Ever wonder what draws people to spend time in their landscapes and essentially “escape” the world around them?
Even in famous writer Voltaire’s “Candide,” the main character, after witnessing horrifying episodes of religious intolerance and political oppression, decides that the best thing to do in the world is settle down, live peacefully with his neighbors and produce something of value to others that he can sell in the markets. In fact, he says, “That’s all very well put, but we must go and work our garden.”
Voltaire (which was actually his pen name; his real name was Francois-Marie Arouet) was a French Enlightenment writer, historian and philosopher famous for his wit. He wrote more than 20,000 letters and more than 2,000 books and pamphlets in his lifetime. He himself believed that active gardening was a great way to stay sane, healthy and free from stress.
And that was 300 years ago.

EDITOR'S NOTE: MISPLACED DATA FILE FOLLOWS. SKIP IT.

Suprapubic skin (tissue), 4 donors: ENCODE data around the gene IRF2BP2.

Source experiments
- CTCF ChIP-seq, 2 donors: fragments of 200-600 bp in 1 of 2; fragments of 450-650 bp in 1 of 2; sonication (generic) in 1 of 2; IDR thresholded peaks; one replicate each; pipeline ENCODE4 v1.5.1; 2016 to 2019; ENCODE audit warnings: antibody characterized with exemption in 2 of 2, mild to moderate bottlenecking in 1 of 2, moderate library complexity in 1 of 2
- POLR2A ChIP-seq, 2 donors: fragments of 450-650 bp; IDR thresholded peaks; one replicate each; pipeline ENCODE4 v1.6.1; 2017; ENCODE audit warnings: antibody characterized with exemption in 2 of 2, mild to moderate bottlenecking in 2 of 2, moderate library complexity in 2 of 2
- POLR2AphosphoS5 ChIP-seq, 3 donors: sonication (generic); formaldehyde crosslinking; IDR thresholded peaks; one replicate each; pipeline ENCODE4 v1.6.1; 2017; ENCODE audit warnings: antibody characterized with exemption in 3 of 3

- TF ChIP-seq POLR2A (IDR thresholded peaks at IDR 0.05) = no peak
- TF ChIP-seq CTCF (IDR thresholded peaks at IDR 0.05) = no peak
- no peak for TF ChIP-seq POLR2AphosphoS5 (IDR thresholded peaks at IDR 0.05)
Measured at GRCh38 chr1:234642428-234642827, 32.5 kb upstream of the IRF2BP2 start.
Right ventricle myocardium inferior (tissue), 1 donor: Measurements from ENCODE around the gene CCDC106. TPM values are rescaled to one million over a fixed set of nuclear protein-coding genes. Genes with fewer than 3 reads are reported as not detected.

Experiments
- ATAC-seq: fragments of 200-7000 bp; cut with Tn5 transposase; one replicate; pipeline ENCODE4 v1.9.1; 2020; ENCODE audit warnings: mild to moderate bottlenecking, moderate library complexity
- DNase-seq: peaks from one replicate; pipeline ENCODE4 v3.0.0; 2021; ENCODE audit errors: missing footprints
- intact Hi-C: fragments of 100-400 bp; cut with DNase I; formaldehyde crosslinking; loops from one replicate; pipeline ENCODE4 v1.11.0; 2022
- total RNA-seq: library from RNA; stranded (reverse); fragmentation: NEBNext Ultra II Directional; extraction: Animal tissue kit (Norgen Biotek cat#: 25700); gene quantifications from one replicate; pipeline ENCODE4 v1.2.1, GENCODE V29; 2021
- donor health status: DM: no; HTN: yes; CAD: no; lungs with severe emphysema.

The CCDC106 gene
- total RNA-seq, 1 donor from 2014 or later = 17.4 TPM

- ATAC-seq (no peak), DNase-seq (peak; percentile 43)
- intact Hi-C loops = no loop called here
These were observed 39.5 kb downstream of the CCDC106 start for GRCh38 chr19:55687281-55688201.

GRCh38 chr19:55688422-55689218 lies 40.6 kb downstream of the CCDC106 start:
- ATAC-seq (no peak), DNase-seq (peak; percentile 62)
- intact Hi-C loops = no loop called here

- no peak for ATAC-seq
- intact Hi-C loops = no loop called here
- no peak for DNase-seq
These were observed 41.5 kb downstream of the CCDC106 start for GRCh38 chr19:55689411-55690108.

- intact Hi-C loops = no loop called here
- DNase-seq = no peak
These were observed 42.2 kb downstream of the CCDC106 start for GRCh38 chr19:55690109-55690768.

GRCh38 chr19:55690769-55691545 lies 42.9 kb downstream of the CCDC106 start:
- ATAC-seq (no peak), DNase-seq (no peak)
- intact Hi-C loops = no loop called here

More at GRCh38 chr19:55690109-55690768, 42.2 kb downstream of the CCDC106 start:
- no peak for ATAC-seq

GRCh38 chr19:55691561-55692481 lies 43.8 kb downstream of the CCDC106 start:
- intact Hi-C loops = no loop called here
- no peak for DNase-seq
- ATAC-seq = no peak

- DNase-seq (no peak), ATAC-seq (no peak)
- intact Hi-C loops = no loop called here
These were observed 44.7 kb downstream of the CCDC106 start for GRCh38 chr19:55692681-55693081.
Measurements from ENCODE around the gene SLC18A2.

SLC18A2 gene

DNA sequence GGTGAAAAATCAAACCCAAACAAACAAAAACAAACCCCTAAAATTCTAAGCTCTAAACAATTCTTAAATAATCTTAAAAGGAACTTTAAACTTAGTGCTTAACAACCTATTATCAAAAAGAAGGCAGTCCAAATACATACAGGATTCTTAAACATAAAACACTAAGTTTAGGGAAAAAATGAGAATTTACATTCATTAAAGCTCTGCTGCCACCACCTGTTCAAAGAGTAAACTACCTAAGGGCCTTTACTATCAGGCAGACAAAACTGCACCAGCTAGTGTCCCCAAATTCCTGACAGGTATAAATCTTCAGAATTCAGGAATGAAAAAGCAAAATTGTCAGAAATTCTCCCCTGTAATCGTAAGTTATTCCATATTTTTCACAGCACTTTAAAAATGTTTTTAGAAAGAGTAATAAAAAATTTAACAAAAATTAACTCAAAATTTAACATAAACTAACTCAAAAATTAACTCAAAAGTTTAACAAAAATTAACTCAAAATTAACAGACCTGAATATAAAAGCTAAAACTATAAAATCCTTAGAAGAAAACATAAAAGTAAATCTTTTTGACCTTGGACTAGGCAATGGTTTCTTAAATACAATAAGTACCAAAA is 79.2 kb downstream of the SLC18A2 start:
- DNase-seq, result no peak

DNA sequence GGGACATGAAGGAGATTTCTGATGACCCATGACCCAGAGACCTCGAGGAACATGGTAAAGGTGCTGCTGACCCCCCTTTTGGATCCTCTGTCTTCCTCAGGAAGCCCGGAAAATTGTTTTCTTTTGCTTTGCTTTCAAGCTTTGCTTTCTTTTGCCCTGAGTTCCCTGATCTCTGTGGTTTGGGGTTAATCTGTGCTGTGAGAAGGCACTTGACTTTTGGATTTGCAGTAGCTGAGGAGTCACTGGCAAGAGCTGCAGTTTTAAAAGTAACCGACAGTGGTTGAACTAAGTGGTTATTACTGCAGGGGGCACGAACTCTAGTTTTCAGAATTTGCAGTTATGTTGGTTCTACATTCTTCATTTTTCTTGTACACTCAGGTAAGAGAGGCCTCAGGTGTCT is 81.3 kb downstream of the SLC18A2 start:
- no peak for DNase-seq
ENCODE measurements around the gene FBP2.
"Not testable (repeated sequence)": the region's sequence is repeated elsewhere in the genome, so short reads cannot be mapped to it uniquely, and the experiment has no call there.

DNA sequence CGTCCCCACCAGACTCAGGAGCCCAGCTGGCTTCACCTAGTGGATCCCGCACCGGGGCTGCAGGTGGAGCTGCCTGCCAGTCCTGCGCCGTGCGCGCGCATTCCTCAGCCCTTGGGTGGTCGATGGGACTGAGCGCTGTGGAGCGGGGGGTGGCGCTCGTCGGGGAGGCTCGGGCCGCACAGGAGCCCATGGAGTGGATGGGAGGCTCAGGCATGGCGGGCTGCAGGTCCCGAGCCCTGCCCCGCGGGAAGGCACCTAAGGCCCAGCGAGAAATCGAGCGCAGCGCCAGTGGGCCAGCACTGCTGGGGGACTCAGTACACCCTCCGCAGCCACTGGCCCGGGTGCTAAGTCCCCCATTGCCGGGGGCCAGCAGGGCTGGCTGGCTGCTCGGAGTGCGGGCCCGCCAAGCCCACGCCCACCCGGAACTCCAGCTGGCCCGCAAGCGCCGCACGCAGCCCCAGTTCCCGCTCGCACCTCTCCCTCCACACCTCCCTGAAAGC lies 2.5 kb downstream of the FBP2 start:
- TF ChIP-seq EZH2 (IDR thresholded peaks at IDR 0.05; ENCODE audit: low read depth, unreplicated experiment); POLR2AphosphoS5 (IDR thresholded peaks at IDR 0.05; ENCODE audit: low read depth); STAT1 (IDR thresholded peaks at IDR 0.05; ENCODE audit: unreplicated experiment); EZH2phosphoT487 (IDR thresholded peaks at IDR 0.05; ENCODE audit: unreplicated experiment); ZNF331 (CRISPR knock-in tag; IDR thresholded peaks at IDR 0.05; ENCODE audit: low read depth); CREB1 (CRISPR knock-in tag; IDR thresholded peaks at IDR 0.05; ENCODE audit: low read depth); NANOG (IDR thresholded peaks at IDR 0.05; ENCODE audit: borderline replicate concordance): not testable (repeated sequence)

This feeling and need to connect with nature is what drives our profession. And, while we can rely on what a historian and poet told us 300 years ago, today solid scientific research supports his theory, suggesting he was right all this time.
Countless studies talk about the passive enjoyment of a landscape or of being in nature. Even more studies show that actively caring for plants is therapeutic and even educational.
For students and children, gardening has proven to develop positive attitudes about health, nutrition and the consumption of vegetables. Children also score better on tests, have better attitudes about school and improve their interpersonal skills and classroom behavior when gardening, boosting self-esteem and responsibility.
Horticulture therapy has been shown to improve mood, reduce stress and, in turn, decrease risks for coronary heart disease and other stress-related illnesses in older populations.
Other tests have shown gardening increases quality of life and decreases anxiety and depression.
So when reflecting on the work you’ve done this year and selling next year’s projects, remember to take a moment to realize how much of an impact you make on this movement. The landscape industry directly contributes.
I think another quote from “Candide” sums it up perfectly: “For when man was put into the Garden of Eden, it was with an intent to dress it; and this proves that man was not born to be idle.”